The beautiful building, built in Art Nouveau style, also houses the School of Applied Arts
Budapest Museum of Applied Arts
Address: 9th district, Üllői út 33-37
How to get there: Metro M3 to Ferenc körút, Trams 4, 6
Open: 10am-4pm Tue-Sun from Jan 1-13 March, 10am-6pm during the rest of the year
With sister institutions in London (1857) and Vienna (1864), the Budapest Museum of Applied Arts was the third museum of its kind in Europe (1872). The collection, which started out mainly with furniture (to be displayed on the World Exhibition in Vienna), was placed around the staircase of the National Museum between 1874 and 1877, and then moved to the building of the Old Art Gallery (Sugár út 69). Since 1896, the ever-increasing collection is housed in a beautiful building, built in Art Nouveau style, designed by Odön Lechner for this very purpose, as well as housing the School of Applied Arts, that had been founded in 1880.
The hall of the main entrance gate is fabulously decorated; the dome is decorated with Zsolnay ceramics. Inside paintings (by Károly Miksa Reissmann) survived in two rooms and the wind-block hall. Damages caused by the Second World War (most heavily on the open hall of the main entrance, the main dome, the glass hall and the corner dome on Hogyes street) were restored in 1949.
Masterpieces of European applied arts from the Middle Ages till today form the core of the collection, arranged in the categories of object, material and craft. The permanent exhibitions include a furniture collection, a fine metalwork collection, a ceramics and glassware a collection of textiles and garments, as well as some minor collections, such as artistic book bindings, graphic illustrations, "ex-libris" bookplates, leather goods, bone and wood carvings, garment accessories and toys.
The furniture collection consists of nearly four thousand items, mainly pieces of proper furniture, but also other types of woodwork, such as honey-cake moulds, blue-dyeing plates, figurines, etc. The time frame of the collection spans nearly seven centuries, from the 14th to the 20th. Hungarian pieces include entire furnishings of specific historical buildings, such as the Cardinal's library in Sümeg, or the refectory in Trencsén. The French section stands out with its part on the 18th century, including a desk from the workshop of Andre Charles Boulle, a lacquered Rococo commode made by Adrien-Faizelot Delorme, and a table once belonging to Francois Gaspard Teuné. Outstanding English furniture designers, represented by their work of art in the exhibition, are Thomas Chippendale, George Hepplewhite, and Thomas Sheraton. From the 19th and 20th centuries, several outstanding pieces represent the Art Noveau with linear forms and often abstract motifs, as well as the more naturalistic ornamentation of the time, with floral patterns. Pieces from Vienna display the "constructive Jugendstil". The collection of musical instruments include a good number of pianos, along with a few French harps.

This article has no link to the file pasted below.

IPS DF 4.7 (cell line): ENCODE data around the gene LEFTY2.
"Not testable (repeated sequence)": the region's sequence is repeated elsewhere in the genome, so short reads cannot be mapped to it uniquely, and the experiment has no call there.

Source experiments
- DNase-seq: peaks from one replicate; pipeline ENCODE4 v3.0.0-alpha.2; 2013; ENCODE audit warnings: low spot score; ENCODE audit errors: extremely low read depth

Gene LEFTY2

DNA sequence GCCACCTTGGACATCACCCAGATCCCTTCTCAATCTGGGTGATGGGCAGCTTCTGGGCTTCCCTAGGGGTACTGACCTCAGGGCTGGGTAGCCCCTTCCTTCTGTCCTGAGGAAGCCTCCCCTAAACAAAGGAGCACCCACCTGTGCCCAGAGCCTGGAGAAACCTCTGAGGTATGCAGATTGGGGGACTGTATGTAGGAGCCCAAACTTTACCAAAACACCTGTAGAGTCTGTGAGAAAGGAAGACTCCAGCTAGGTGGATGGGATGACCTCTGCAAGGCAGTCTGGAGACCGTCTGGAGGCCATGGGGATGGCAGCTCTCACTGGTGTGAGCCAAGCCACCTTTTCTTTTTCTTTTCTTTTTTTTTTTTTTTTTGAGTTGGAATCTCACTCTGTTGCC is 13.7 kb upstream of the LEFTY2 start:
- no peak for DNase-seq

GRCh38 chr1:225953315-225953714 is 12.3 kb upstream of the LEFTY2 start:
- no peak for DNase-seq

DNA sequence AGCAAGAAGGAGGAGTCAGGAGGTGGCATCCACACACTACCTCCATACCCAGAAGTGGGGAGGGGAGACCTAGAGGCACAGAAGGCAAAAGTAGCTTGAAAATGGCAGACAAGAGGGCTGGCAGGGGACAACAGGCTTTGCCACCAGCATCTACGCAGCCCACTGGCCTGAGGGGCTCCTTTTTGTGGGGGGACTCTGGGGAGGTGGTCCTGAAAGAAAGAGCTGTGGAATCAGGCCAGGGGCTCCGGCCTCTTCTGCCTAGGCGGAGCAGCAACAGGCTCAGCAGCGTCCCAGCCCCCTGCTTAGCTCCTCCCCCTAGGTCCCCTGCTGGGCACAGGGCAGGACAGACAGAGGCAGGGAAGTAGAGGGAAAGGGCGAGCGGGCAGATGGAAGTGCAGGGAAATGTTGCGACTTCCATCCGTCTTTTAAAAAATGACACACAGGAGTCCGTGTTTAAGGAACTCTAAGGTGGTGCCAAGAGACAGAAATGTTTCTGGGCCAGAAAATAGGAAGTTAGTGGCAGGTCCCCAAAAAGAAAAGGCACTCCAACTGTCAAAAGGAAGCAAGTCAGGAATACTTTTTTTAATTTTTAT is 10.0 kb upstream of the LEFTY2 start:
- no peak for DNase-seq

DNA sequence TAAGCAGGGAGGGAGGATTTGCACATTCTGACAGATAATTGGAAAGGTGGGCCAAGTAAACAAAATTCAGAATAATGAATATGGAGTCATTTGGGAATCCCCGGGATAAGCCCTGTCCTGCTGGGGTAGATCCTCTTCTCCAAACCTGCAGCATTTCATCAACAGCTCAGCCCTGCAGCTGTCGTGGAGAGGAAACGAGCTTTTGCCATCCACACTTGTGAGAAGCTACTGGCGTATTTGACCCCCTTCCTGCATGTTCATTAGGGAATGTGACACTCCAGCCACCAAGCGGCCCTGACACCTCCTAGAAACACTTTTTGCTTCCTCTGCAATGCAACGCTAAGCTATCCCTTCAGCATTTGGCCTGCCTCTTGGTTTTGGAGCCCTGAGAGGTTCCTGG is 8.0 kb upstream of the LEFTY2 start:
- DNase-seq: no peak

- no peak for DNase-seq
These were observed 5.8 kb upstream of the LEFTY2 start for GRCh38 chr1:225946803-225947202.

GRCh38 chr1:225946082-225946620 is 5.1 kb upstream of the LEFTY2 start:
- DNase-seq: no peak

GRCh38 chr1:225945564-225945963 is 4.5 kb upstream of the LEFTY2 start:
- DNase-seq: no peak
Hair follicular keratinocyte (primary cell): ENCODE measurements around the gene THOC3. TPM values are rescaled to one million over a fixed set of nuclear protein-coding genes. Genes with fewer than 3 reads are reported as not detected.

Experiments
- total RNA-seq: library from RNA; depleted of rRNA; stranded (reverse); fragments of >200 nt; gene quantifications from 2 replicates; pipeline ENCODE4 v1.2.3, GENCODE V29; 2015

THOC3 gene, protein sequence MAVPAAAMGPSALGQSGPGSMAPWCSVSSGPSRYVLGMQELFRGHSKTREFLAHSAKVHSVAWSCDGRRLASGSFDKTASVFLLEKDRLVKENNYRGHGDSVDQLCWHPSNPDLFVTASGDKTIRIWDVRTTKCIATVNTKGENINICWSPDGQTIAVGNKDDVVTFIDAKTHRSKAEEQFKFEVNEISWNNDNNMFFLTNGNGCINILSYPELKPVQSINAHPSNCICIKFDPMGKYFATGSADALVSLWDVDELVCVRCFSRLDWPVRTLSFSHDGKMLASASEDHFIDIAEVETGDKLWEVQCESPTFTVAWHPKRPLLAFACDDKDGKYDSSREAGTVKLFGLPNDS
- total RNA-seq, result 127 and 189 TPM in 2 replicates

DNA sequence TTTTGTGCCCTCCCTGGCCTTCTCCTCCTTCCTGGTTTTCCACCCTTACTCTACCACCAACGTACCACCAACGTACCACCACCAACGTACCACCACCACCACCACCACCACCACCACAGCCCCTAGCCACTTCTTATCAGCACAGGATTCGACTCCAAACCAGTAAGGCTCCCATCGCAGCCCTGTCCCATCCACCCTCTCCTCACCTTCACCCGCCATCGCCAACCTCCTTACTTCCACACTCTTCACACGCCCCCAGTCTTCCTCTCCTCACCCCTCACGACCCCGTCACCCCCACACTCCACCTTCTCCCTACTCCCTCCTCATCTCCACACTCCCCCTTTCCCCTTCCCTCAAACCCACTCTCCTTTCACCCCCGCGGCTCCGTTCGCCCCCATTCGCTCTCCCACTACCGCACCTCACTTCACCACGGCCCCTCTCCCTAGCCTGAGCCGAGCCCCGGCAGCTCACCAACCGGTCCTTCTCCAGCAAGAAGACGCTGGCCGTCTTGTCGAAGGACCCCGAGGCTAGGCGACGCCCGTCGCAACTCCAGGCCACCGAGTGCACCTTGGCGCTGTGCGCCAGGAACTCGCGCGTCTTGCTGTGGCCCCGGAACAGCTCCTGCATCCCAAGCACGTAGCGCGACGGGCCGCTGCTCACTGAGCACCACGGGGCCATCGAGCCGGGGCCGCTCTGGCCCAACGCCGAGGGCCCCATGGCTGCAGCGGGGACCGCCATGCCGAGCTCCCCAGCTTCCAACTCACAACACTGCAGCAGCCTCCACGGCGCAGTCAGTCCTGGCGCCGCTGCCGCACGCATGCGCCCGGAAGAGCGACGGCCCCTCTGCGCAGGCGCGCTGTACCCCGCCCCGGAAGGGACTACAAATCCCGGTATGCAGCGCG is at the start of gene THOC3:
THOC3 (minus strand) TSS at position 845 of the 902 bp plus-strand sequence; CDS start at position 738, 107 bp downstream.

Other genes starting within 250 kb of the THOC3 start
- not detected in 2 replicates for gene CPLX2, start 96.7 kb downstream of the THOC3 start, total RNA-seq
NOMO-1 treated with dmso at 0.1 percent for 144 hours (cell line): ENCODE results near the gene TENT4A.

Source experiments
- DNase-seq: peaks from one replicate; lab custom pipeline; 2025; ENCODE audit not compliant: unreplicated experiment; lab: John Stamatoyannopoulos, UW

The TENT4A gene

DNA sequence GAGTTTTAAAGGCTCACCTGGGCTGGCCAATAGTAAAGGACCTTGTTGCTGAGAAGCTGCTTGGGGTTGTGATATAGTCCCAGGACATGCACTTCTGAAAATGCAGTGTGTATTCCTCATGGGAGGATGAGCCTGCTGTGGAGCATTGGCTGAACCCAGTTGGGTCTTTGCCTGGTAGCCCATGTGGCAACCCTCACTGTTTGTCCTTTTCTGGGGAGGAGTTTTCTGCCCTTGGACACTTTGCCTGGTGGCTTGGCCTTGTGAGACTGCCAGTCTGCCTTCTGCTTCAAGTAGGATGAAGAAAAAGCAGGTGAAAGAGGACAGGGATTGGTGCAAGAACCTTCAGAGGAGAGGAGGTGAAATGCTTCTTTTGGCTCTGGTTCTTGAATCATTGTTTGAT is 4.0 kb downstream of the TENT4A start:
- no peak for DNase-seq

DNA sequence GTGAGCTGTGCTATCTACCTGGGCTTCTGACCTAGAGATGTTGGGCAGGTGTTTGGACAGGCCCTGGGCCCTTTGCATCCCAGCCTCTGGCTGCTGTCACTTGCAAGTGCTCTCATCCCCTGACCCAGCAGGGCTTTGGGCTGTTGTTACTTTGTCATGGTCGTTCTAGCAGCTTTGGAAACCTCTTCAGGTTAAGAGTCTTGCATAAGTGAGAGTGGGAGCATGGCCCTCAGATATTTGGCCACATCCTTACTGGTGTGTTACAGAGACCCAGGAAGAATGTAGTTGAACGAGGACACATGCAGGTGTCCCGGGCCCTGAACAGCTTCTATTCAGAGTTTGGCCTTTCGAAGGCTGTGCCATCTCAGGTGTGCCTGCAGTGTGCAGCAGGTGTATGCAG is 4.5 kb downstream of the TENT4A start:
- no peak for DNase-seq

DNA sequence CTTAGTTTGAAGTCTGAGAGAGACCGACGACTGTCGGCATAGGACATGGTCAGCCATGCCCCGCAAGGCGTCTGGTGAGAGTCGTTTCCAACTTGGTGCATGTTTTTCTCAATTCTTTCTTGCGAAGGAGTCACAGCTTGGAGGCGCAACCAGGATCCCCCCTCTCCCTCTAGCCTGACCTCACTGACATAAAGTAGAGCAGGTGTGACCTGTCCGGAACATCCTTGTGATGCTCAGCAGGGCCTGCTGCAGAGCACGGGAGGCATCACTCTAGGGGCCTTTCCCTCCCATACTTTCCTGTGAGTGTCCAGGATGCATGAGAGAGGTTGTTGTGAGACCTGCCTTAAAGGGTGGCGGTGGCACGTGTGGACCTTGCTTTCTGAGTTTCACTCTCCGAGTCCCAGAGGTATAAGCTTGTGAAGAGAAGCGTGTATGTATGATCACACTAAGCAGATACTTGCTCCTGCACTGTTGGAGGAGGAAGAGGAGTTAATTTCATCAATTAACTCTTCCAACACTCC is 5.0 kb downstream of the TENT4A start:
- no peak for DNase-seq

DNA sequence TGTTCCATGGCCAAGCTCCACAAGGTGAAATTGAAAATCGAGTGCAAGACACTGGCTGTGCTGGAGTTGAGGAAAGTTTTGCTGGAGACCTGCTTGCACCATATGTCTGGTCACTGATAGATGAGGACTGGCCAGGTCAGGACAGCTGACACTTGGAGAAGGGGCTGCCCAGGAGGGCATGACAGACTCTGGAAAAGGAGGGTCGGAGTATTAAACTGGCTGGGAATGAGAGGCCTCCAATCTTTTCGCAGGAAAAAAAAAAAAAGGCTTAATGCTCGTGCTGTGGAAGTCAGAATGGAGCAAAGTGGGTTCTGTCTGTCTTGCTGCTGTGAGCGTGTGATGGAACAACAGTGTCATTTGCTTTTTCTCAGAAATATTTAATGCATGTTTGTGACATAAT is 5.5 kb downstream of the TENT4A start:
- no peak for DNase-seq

The fine metalwork collection is subdivided into nine sections, and counts about ten thousands pieces, produced mainly by foreign artists, and in a smaller part by Hungarian craftsmen. The pre-Renaissance period is represented by just a few special pieces. The Baroque period can be observed through the wealth of treasures in the Esterházy collection. The precious metalwork section includes a particularly rich collection of Vienesse silver. Art Nouveau jewels are also present, pieces by Rene Lalique and Oszkár Tarján (Huber). There are objects with decorative functions of the same style, such as pieces by the French sculptor Jules Paul Brateau, and the Hungarian artist Fülöp Ö. Beck. The Renaissance period can be followed along on large plates, decorated with Biblical scenes or objects of daily use, and on relics of guildsmen's jugs. The bronze collection includes chandeliers, pestles, urns and small bells, as well as statuette. A large number and type of clocks are also on display, wall and table clocks, traveling clocks, portable sundials and hourglasses, as well as various pocket-watches. Emperor Maximilian, the Second, once owned an astronomical clock. The Eastern Orthodox collection consists of fine icons, a number of treasured items.